The other door reveals a vertical 3.5 inch bay, for a floppy drive. In this modern age, it's more likely to stay closed and be used for another hard drive, of course.
The backlit front panel display looks rather nice, by the standards of glowy things on cheap cases. It's got a clock (without a backup battery, as you might guess from the displayed date and time...), two temperature monitors (Celsius or Fahrenheit, and yes, the probes are included), an HD activity thing of little value, a discreetly animated power indicator of no value at all, and a fan speed monitor. And there's a knob that lets you change the speed of the monitored fan. As usual for cheap fan speed controls, nine watt Deltas need not apply - but you shouldn't have any high powered fans in an HTPC anyway.
The "stealth" 5.35 inch door above the display is one of those one-size-fits-all jobbies that should work OK with pretty much any tray-load CD or DVD drive; it's got the DVD Video logo printed on it, but I think you're allowed to install some other kind of drive if you like.
The back of the B-01 - and yes, this one's got a motherboard in it, and no, you won't get a free motherboard with your case - is standard microATX desktop fare. This B-01 also has a 60mm exhaust fan installed; the standard package only gives you the 60mm fan in the PSU. That may be enough to keep a basic HTPC cool - plenty of people use cheap older components for these boxes, and a lightly loaded Socket 370 CPU and 5400 RPM hard drive won't output a lot of heat. Mini-ITX boards fit in MicroATX (and FlexATX, and full ATX) cases too; I'd be more comfortable using one of those if I stuck with only one fan. I think it's a better idea to put a second fan in, though; if you hook it up to the CPU fan speed controller, you'll be able to keep it quiet (all things being equal, an exhaust fan will contribute more to computer noise than a CPU fan).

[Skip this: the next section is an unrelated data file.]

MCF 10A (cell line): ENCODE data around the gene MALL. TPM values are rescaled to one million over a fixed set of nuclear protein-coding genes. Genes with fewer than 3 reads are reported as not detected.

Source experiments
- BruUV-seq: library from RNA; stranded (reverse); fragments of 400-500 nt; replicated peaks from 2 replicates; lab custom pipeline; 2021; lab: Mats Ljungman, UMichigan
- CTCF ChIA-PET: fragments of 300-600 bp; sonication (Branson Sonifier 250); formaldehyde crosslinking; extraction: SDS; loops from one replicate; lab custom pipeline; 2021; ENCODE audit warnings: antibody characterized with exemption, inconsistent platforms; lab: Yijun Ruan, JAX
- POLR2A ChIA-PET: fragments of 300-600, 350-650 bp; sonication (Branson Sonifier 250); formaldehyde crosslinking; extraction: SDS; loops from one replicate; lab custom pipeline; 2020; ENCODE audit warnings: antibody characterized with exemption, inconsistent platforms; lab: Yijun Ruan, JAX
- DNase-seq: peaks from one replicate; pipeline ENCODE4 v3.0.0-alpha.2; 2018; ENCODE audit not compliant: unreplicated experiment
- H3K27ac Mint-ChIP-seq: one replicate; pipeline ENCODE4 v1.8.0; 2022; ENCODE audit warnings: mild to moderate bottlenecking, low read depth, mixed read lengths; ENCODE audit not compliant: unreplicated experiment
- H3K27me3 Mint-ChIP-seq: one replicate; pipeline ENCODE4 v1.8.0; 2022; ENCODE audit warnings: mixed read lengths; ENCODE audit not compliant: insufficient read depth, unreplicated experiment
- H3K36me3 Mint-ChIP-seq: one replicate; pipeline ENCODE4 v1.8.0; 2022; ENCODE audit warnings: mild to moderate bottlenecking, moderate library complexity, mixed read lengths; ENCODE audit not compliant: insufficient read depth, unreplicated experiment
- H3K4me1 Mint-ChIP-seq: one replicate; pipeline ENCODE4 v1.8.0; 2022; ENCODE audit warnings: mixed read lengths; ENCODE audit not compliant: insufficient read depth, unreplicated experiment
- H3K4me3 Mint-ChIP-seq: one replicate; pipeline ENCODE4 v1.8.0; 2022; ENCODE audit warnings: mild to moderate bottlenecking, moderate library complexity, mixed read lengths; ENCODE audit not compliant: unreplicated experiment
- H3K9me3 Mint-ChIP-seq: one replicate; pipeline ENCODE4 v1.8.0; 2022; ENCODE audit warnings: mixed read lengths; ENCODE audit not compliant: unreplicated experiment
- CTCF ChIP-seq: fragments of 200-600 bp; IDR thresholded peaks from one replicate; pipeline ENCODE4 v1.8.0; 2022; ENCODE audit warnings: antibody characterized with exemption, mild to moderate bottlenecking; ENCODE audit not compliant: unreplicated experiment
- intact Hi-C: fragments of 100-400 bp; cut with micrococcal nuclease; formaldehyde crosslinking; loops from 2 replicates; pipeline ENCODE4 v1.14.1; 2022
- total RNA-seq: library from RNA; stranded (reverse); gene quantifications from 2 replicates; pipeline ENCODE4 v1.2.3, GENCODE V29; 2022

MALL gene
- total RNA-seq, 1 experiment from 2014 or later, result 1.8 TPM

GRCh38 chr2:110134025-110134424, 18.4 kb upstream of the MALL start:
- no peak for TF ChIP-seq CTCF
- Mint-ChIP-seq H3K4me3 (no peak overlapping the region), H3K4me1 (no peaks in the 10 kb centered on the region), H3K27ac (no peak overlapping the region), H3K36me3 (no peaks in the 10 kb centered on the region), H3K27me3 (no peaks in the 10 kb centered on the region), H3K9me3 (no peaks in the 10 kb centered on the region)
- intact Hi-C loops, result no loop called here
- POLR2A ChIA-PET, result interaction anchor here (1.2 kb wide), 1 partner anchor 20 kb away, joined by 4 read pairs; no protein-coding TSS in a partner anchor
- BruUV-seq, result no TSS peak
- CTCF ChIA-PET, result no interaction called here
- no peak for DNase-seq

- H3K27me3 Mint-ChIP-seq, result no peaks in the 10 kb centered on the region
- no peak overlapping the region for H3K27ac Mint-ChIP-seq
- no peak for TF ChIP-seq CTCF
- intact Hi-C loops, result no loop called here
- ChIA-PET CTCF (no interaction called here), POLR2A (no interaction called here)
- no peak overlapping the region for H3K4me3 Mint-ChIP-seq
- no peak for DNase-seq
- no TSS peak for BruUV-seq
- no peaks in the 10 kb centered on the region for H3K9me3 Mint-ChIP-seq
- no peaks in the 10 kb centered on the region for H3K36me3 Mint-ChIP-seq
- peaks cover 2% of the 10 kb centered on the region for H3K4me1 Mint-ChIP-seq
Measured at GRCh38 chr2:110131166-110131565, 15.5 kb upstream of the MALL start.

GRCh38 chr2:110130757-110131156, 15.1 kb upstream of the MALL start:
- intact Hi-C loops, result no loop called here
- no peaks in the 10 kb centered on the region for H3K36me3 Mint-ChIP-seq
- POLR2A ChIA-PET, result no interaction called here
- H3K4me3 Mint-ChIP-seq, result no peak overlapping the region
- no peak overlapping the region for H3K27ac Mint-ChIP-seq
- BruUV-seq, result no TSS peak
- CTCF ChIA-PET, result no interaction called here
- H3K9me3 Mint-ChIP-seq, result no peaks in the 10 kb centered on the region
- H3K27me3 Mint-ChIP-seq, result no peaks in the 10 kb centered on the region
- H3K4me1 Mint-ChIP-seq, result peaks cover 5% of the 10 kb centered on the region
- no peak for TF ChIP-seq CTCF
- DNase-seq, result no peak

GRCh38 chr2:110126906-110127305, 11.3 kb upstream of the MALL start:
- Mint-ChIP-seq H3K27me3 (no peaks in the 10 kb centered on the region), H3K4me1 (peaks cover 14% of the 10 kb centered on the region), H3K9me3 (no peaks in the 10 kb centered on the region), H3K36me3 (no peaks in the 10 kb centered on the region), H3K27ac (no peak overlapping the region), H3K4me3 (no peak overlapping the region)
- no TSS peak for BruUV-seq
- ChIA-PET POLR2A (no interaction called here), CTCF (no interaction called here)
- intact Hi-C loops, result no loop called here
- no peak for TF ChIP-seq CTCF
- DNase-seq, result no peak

Because the B-01 isn't super-slimline, there's room for that fan, and for full height expansion cards as well.
The top of the case slides off in the usual way (it's definitely on the flimsy side, but it'll survive having a stereo component or two stacked on it), revealing a pretty sensible interior layout - here populated with a half-built PC.
There are two vertical 3.5 inch bays (one of which is behind the front peekaboo door), and one regular horizontal 3.5 inch spot on the other side. The 5.25 inch cage is removable - which makes it easy to install a drive in it, and also gives you access to the board underneath, and the horizontal 3.5 inch bay.